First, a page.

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Chapter 21: The Muslim Empires Early Modern Period. B.S. R7. Before Ottoman Dynasty. Turkic-speaking people from central Asia were soldiers and administrators in Islamic civilization. Usually, in the service of Abbasid caliphs.

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Chapter 21: The Muslim Empires Early Modern Period

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    1. Chapter 21:The Muslim EmpiresEarly Modern Period B.S. R7

    2. Before Ottoman Dynasty • Turkic-speaking people from central Asia were soldiers and administrators in Islamic civilization. • Usually, in the service of Abbasid caliphs. • Seljuk Turkic kingdom of Rum, located in eastern Anatolia in the Asia Minor, collapses due to the invasion by the Mongols in 1243. • Mongols did not directly rule Anatolia, which fell into chaos • Turkic people, fleeing Mongols and in search of treasure, flooded the region in the last decades of the 13th century.

    3. Born: 1258 in Anatolia Died: 1326 Reign: 1299-1326 With the Byzantine Empire weakening to his west; to his east Seljuk Turks were distracted by the Mongols, Anatolia was promising Recruited Ghazi warrior, fighters for the expansion and defense of Islam. Due to these defenders, an Empire’s foundation was crafted. OsmanGaziسلطانعثمانغازى

    4. By the 1350s, Ottomans had advanced from the Asia Minor across the Bosporus straits into Europe. In mid-14th century, they had bypassed Constantinople, and entered into large portions of the Balkans. Ottoman Empire, 1566 The Ottomans

    5. The Fall of Constantinople By the mid-15th century, the Ottomans, the former ally and enemy of the Byzantines, was now strong enough to capture the city. For seven weeks in the spring of 1453, the forces of the sultan, Mehmed II, numbering over 100,000, attacked the walls of the city. It was not until a gap was formed in the wall that the army was able to reach the city and loot the treasures promised by the sultan.

    6. The Continuing Expansion Two centuries after the conquest of Constantinople, Ottoman rulers extended into Syria and Egypt and across north Africa. Expansion continued through the Balkans into Hungury and around the Black and Red seas. Ottomans became a naval power in the Mediterranean Sea, and with the help of galley fleets,

    7. The Continuing Expansion They also drove the Venetians and Genoese from much of the eastern Mediterranean and often threatened southern Italy. The Ottomans had risen to become the protector of the Islamic heartlands and avoided Christian Europe. The Ottomans remained a major force in Europe until the late 19th century

    8. A State Geared to Warfare Turkic cavalry, mainly responsible for earlier conquest from 13th to 16th centuries, developed into a warrior aristocracy They were granted control over land and peasants. After the 15th century, warrior classed members competed with religious leaders and administrators for control of the Ottoman bureaucracy. As the warrior aristocracy power shank, they formed regional and local bases support. These competed with the sultan and the central bureaucracy for revenue and labor control.

    9. Janissaries In the mid-15th century, the imerial armies were dominated by infantry troops called Janissaries. With the control of the weaponry vital to Ottoman success in warfare with adversaries, making them the most powerful force in the Ottoman military. By the late 15th century, they convert their military service into political influence in court politics. By the mid-16th century they had the power to overthrow sultans and decide which of his sons will replace him.

    10. The Sultans and Their Court Supposedly, the Ottoman rulers were absolute monarchs. Ottoman rulers survived by playing off the competing factions within their state. These included religious and legal scholars. Muslim, Christian, and Jewish merchants were important. large bureaucracy headed by a vizier had great power in the state. Vague principles of imperial succession led to protracted strife and weakened the empire.

    11. The imperial capital at Constantinople combined the disparate cultures under Ottoman rule beginning with Mehmed II. New rulers restored the city after the invasion. Church St. Sophia became one of Islam's grandest mosques. Suleyman the Magnificent built the Suleymaniye mosque in the 16th century. Constantinople became the trade center dealing with products from Asia, Africa, and Europe. Most citizens were merchants or artisans and where closely regulated by the government. By the 17th century, Turkish became dominate language. Constantinople Restored and the Flowering of Ottoman Culture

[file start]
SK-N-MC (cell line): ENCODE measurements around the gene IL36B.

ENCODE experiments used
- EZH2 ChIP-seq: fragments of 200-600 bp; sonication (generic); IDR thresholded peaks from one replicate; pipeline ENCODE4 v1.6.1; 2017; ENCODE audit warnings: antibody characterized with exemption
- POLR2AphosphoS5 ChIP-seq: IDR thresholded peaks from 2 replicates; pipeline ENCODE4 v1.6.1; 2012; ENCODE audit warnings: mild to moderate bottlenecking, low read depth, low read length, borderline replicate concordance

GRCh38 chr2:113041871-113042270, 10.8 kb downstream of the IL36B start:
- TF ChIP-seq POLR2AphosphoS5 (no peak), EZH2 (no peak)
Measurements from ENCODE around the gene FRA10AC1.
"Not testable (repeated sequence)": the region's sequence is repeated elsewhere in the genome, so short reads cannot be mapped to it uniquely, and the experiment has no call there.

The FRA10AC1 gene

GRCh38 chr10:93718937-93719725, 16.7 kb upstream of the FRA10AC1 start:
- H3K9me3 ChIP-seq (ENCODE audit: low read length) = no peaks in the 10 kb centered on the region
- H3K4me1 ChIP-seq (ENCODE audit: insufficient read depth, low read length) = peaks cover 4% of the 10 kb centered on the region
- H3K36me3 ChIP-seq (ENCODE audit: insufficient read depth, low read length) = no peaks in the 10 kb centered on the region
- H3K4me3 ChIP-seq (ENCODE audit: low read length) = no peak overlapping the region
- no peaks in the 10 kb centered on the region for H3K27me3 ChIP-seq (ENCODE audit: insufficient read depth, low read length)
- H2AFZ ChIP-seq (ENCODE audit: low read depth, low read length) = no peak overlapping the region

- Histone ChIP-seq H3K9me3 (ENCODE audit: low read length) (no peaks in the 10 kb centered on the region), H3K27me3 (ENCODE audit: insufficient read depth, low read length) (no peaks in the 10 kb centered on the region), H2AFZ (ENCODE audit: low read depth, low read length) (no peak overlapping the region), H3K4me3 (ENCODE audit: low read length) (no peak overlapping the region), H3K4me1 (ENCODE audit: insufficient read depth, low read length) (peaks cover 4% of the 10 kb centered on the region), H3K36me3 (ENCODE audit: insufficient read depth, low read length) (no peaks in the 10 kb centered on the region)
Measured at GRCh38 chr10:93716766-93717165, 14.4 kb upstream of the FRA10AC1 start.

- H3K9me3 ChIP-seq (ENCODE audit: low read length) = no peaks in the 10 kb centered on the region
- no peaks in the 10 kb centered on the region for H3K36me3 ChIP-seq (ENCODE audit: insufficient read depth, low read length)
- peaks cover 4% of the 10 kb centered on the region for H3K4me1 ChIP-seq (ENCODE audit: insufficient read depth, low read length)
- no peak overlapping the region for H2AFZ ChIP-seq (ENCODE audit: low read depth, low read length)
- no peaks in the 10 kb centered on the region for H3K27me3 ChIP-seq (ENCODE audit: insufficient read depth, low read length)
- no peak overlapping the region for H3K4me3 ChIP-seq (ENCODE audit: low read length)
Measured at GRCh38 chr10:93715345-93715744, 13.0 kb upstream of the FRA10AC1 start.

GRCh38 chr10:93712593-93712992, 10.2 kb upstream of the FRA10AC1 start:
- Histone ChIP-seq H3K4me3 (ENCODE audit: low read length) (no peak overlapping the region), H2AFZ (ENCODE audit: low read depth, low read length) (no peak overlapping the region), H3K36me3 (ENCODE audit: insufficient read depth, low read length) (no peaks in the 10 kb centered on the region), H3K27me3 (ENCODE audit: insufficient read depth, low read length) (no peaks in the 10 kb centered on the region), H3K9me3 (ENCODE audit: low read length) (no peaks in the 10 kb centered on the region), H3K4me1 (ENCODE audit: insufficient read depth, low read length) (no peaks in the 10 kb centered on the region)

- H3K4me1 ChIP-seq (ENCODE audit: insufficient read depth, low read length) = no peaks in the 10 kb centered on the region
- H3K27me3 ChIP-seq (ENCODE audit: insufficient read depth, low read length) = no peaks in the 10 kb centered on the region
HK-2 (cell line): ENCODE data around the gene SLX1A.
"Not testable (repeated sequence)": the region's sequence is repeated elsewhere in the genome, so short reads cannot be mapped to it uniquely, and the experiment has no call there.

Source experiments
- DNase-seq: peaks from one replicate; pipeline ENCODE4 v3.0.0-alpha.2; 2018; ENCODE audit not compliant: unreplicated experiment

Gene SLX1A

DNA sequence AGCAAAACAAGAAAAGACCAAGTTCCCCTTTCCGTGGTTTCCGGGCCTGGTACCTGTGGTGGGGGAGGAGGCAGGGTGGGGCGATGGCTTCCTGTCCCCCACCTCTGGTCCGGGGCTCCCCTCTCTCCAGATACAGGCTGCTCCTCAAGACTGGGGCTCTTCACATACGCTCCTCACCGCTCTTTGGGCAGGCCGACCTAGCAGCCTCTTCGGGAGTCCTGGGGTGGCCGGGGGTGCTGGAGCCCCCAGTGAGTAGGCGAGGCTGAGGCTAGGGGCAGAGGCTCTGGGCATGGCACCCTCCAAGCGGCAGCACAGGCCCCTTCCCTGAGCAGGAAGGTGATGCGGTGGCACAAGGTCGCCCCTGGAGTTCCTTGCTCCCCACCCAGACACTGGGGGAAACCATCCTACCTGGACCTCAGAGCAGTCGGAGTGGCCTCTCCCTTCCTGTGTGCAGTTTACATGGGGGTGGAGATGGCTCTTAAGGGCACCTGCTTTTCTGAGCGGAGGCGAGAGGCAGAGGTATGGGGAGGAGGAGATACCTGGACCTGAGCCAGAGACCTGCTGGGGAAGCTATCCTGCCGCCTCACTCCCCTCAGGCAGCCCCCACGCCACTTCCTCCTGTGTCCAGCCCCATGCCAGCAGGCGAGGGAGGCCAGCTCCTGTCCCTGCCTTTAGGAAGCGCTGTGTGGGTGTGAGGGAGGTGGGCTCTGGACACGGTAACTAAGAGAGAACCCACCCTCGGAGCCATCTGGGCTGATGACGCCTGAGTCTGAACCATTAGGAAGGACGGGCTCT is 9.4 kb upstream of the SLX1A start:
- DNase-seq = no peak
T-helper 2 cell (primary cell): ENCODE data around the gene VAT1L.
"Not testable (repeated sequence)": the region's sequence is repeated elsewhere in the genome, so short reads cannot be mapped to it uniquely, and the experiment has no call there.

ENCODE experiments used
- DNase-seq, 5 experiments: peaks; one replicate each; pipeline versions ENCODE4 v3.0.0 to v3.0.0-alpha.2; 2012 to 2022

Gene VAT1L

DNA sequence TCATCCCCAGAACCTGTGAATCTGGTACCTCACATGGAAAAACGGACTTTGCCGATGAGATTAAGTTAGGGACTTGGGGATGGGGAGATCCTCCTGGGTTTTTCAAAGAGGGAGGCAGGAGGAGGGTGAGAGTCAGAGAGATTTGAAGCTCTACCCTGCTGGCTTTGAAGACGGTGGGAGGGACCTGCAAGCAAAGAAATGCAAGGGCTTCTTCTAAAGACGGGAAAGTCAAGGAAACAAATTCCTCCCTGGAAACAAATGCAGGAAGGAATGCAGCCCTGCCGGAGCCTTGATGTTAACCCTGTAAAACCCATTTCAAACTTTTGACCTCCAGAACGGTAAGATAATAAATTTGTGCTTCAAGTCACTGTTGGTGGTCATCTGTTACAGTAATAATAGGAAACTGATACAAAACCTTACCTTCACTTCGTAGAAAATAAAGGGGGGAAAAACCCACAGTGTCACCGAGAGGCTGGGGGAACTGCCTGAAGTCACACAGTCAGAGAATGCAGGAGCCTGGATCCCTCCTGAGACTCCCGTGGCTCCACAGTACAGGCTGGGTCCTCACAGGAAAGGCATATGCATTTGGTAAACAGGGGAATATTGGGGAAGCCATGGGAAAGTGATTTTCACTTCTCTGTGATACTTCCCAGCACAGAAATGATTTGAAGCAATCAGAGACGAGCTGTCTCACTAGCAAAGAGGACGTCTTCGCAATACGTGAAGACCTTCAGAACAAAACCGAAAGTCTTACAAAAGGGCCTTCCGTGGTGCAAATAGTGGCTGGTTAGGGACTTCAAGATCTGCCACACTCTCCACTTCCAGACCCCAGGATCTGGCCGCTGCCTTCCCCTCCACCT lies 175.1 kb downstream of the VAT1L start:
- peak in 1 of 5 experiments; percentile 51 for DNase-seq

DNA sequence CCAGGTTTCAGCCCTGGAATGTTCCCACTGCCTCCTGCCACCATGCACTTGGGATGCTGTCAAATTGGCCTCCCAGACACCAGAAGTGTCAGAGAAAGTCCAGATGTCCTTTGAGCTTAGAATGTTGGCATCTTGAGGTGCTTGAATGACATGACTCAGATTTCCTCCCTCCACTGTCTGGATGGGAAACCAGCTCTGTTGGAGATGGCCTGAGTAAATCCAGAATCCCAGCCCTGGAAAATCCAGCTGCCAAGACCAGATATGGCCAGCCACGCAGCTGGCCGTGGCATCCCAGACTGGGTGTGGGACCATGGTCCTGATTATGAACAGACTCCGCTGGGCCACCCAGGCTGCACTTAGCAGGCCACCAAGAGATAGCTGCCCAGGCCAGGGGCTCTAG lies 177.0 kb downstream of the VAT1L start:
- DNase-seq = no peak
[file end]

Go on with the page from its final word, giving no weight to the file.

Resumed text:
12. Suleymaniye Mosque

    13. Sophia Mosque

    14. The Problem of Ottoman Decline The empire continued to be brutal until the late 17th century. At this point, their empire was too extensive to be maintained from its available resource base and transport system. The bureaucracy was corrupt, and regional officials used revenues for their own purposes. Oppressed peasants and laborers fled the land or rebelled. Sultans and their sons were confined to the palace; they became weak and idle rulers managed by court factions. Conflict increased and military efficiency crumbled.

    15. The Janissaries blocked needed military reform and allowed their state to lose ground to European rivals. A Spanish-Venetian victory at Lepanto in 1571 ended Turkish control of the eastern Mediterranean. By then, Portuguese had sailed around Africa into the Indian Ocean. Causing the braking of the Muslim dominance over Indian trade. Problems worsened by inflation stimulated by New World gold and treasures. In the 17th century, a few able sultans attempted to counter the empire's decline. The collapse of the Safavids removed an important foe. Major changes occurring within the European world were not matched by the Ottomans. The Janissaries and religious leaders blocked Western innovation. Military Reverses and the Ottoman Retreat

    16. The Shi’a Challenge of the Safavids The Safavids profited from the struggles of rival Turkic groups after Mongol invasions. (Sounds familiar) The Safavids were Shi'a Muslims from a family of Sufi preachers and mystics. In the early 14th century under Sail al-Din, they fought to purify and spread Islam to Turkic people. After 1501, Ismâ'il seized Tabriz and was proclaimed shah. His followers conquered most of Persia. The loss meant that Shi'ism was blocked from further westward advance.

    17. Born: 1487 in Ardabil, Iran Died: 1524 Reign: 1501-1524 Goal was to make Shi’i Islam the official religion of Iran. At age 14/15 he was placed Shah of Azerbaijan. At age 23/24 he had conquered all of Iran. In 1510, he moved against the Sunni Uzbeg tribe, resulting in The Battle of Marv. There he demolished the Uzbek forces, and crafted Muhammad Shaybani’s skull into a fancy drinking goblet… (That’s just nasty) He had attempted to extinguish the Ottoman Empire, but fail at The Battle of Chaldiran Shah Ismâ'il